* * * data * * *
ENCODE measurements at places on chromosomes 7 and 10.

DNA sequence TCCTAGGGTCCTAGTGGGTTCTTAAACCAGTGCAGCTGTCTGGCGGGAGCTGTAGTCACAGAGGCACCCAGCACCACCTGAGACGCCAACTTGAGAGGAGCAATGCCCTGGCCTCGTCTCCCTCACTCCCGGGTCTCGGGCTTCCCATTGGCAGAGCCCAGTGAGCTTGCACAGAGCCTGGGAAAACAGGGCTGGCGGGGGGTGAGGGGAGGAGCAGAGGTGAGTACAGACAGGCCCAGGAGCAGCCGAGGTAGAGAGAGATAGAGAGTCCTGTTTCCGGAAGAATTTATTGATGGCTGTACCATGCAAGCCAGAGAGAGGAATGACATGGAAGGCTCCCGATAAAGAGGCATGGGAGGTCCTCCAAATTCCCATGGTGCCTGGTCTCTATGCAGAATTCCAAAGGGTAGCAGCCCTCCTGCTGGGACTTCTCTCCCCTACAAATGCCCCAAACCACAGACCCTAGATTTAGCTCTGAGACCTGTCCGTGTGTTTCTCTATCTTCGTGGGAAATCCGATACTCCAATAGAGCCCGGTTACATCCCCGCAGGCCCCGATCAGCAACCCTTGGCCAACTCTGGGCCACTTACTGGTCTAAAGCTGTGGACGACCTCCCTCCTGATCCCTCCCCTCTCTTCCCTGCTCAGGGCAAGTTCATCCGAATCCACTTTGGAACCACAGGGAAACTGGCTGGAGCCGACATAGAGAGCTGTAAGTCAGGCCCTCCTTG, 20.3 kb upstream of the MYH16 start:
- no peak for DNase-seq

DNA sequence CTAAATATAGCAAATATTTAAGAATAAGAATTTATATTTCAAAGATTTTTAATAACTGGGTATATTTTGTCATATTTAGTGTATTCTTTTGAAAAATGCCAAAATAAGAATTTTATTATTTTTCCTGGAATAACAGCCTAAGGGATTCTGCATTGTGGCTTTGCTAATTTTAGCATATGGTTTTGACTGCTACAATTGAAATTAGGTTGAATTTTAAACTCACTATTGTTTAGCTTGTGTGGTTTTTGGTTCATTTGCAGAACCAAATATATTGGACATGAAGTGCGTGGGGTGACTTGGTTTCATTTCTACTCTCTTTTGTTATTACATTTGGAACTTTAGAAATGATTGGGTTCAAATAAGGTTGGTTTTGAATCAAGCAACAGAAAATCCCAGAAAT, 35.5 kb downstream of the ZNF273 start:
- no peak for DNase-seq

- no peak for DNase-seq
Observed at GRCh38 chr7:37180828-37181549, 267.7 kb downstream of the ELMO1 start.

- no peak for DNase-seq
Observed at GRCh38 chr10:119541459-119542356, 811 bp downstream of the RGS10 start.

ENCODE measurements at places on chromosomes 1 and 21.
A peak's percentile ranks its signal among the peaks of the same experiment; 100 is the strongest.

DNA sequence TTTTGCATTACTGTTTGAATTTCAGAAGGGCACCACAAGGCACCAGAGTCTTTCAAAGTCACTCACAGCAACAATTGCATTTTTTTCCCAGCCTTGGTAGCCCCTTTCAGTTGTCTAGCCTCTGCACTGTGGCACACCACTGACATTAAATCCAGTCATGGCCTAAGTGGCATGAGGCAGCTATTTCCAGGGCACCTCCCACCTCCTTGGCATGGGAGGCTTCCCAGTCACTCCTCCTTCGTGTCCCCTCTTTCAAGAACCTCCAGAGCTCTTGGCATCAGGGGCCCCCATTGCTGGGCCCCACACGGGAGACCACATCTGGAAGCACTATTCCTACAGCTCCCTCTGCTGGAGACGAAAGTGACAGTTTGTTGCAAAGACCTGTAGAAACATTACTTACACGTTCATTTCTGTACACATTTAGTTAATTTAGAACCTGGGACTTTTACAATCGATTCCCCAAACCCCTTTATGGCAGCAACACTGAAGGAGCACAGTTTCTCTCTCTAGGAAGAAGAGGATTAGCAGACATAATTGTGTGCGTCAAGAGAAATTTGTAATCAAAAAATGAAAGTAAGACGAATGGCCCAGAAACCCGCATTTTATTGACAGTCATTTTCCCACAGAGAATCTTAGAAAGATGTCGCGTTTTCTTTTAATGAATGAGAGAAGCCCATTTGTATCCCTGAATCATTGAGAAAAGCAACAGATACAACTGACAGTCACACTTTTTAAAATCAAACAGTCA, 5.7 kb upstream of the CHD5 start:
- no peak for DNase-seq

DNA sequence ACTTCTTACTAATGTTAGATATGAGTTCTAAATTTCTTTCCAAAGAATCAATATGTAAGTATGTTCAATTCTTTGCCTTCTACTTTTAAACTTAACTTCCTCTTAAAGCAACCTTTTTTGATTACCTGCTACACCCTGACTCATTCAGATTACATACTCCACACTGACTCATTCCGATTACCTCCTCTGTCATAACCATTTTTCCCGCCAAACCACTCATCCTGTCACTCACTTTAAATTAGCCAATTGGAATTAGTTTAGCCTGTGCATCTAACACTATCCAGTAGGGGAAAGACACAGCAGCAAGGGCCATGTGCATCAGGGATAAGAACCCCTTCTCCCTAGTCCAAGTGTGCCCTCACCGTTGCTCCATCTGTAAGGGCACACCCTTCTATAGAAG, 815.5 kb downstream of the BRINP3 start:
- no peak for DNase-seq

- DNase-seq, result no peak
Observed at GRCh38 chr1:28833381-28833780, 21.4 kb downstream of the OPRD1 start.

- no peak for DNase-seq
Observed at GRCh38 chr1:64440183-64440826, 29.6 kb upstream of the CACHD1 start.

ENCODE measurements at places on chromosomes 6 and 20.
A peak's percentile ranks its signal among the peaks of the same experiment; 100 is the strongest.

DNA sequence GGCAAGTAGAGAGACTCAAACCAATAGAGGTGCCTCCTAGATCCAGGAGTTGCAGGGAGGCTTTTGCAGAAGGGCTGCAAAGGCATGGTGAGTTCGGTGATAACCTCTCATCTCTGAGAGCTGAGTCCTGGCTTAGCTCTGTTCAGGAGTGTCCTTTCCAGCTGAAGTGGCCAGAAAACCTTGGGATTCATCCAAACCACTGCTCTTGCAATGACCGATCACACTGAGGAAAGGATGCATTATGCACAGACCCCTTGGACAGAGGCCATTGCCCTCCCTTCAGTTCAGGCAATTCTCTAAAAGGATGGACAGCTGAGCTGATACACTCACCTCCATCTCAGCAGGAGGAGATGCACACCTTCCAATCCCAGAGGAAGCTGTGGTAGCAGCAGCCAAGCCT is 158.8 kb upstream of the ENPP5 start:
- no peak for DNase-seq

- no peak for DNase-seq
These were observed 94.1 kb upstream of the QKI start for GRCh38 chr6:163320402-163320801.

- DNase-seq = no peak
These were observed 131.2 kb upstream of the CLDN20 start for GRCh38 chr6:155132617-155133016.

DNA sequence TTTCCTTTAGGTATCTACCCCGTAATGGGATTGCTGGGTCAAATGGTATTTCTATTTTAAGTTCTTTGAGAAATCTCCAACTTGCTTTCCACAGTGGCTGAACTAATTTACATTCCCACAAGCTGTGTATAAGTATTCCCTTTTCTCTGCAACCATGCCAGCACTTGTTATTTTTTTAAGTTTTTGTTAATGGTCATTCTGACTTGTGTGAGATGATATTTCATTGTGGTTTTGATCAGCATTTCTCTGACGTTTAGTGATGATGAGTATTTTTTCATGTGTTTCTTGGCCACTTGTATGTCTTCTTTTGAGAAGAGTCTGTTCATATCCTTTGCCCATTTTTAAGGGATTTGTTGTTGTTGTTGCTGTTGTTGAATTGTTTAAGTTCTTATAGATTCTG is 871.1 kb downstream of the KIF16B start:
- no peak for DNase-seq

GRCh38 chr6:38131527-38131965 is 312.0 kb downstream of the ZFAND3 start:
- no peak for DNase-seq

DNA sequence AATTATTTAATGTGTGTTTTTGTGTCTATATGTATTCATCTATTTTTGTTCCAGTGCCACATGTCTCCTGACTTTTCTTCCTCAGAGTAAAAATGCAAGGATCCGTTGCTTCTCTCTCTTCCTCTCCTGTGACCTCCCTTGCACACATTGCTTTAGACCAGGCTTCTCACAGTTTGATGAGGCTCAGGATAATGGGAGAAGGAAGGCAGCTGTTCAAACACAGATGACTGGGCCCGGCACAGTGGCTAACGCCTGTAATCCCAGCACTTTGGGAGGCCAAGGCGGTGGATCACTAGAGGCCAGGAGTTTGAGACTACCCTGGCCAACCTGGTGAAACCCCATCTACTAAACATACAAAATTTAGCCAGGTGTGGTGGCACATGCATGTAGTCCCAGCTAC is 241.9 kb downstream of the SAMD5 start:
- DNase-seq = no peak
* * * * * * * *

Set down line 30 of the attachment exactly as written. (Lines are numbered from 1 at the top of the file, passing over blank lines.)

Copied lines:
GRCh38 chr6:38131527-38131965 is 312.0 kb downstream of the ZFAND3 start: